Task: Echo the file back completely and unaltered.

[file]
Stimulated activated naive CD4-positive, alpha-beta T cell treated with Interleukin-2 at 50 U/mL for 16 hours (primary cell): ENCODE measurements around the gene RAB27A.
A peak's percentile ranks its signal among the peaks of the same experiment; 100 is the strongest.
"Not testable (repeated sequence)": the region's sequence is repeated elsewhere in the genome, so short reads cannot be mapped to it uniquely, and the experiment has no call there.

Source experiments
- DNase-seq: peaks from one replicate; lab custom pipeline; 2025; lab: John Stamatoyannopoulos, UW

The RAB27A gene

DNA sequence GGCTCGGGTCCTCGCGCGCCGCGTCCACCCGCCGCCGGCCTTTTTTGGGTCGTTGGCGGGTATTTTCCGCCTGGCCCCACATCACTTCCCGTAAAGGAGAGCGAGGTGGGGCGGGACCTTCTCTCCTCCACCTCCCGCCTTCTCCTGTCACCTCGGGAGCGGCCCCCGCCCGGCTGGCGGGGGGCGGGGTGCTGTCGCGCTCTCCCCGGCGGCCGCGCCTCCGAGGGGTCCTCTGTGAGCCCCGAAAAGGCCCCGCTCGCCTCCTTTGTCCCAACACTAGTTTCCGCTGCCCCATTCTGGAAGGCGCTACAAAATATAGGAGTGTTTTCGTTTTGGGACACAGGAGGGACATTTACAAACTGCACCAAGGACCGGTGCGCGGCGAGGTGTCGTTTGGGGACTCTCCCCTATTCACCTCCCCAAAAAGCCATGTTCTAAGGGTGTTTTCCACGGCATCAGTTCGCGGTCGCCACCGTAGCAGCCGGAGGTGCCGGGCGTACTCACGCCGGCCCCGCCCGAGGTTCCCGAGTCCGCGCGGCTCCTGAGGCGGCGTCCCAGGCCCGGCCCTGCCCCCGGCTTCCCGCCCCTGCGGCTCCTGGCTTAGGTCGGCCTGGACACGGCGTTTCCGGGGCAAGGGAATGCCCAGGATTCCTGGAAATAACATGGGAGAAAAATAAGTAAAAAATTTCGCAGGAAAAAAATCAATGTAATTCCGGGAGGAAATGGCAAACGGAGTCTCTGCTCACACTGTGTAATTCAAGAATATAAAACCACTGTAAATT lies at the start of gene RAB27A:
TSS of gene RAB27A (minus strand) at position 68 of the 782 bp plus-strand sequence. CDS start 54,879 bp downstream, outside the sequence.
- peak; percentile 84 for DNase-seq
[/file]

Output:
Stimulated activated naive CD4-positive, alpha-beta T cell treated with Interleukin-2 at 50 U/mL for 16 hours (primary cell): ENCODE measurements around the gene RAB27A.
A peak's percentile ranks its signal among the peaks of the same experiment; 100 is the strongest.
"Not testable (repeated sequence)": the region's sequence is repeated elsewhere in the genome, so short reads cannot be mapped to it uniquely, and the experiment has no call there.

Source experiments
- DNase-seq: peaks from one replicate; lab custom pipeline; 2025; lab: John Stamatoyannopoulos, UW

The RAB27A gene

DNA sequence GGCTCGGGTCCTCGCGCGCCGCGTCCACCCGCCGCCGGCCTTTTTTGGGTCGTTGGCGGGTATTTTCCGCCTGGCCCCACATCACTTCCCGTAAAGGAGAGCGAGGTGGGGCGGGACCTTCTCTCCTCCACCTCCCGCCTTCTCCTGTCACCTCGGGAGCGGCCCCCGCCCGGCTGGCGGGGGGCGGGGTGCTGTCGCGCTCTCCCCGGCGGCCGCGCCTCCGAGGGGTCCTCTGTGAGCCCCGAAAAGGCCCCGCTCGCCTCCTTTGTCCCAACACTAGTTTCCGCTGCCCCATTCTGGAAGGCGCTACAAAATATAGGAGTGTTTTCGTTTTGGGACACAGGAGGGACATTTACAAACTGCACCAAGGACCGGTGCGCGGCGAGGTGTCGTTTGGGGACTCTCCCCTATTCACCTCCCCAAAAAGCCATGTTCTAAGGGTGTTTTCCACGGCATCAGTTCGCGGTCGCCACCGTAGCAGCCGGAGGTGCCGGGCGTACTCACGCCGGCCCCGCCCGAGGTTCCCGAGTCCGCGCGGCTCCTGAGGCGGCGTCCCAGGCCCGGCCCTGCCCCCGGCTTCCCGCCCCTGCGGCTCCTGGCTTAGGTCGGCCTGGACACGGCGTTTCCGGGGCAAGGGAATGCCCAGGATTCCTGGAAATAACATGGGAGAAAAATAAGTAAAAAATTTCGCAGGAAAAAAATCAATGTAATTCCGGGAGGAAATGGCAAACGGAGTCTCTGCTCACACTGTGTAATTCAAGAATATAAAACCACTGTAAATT lies at the start of gene RAB27A:
TSS of gene RAB27A (minus strand) at position 68 of the 782 bp plus-strand sequence. CDS start 54,879 bp downstream, outside the sequence.
- peak; percentile 84 for DNase-seq